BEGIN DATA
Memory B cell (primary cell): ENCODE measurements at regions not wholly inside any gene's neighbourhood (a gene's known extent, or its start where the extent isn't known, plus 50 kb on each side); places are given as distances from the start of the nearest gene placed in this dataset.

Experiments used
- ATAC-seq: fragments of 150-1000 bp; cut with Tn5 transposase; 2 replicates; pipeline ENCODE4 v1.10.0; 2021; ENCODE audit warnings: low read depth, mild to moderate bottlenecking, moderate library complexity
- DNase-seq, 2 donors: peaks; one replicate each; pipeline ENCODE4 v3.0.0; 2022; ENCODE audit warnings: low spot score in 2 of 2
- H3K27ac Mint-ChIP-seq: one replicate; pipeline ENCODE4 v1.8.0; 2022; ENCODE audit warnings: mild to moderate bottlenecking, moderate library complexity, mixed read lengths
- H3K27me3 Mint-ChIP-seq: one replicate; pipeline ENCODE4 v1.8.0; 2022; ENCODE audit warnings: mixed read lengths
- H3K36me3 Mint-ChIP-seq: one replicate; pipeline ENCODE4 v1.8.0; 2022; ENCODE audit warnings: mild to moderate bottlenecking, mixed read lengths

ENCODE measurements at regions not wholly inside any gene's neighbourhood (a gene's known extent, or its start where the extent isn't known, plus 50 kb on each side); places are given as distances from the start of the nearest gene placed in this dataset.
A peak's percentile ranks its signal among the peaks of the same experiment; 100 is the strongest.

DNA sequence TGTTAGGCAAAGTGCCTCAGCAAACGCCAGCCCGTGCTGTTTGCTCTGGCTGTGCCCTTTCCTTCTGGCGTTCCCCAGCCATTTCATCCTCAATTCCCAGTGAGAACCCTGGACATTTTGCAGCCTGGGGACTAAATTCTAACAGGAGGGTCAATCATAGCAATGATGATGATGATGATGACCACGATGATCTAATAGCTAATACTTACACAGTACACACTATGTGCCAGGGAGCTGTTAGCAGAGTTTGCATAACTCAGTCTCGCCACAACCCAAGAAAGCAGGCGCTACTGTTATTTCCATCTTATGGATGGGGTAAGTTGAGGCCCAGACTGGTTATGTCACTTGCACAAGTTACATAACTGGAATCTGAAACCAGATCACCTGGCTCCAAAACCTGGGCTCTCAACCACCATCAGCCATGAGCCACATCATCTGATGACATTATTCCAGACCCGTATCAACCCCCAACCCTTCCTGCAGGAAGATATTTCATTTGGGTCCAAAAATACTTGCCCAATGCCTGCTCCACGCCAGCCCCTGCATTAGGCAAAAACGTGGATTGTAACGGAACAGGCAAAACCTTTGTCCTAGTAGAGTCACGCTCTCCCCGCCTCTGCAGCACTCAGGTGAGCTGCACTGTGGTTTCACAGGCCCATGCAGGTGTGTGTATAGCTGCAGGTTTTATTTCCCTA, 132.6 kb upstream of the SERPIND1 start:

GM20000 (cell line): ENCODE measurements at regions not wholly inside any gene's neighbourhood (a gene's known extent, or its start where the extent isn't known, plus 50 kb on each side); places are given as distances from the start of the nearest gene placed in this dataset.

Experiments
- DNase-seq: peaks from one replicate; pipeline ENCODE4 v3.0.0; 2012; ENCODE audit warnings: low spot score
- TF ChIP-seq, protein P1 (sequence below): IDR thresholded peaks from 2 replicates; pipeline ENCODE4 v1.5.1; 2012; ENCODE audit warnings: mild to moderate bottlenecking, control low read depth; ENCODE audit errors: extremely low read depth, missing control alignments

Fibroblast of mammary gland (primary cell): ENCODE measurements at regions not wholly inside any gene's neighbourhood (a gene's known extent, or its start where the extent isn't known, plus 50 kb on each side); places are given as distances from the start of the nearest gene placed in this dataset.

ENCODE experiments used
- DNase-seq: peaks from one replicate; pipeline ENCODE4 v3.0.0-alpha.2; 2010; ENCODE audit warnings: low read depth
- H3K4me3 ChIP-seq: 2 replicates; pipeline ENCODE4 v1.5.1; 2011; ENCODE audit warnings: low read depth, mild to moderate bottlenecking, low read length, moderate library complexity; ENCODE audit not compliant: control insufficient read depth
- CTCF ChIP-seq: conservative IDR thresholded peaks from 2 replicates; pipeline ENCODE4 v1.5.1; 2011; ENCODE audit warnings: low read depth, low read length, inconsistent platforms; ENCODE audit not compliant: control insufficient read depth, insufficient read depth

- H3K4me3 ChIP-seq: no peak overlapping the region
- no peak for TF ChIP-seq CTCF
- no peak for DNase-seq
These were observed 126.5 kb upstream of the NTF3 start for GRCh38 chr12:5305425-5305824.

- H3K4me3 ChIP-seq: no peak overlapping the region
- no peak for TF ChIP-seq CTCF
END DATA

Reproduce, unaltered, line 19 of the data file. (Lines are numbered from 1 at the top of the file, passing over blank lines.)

- CTCF ChIP-seq: conservative IDR thresholded peaks from 2 replicates; pipeline ENCODE4 v1.5.1; 2011; ENCODE audit warnings: low read depth, low read length, inconsistent platforms; ENCODE audit not compliant: control insufficient read depth, insufficient read depth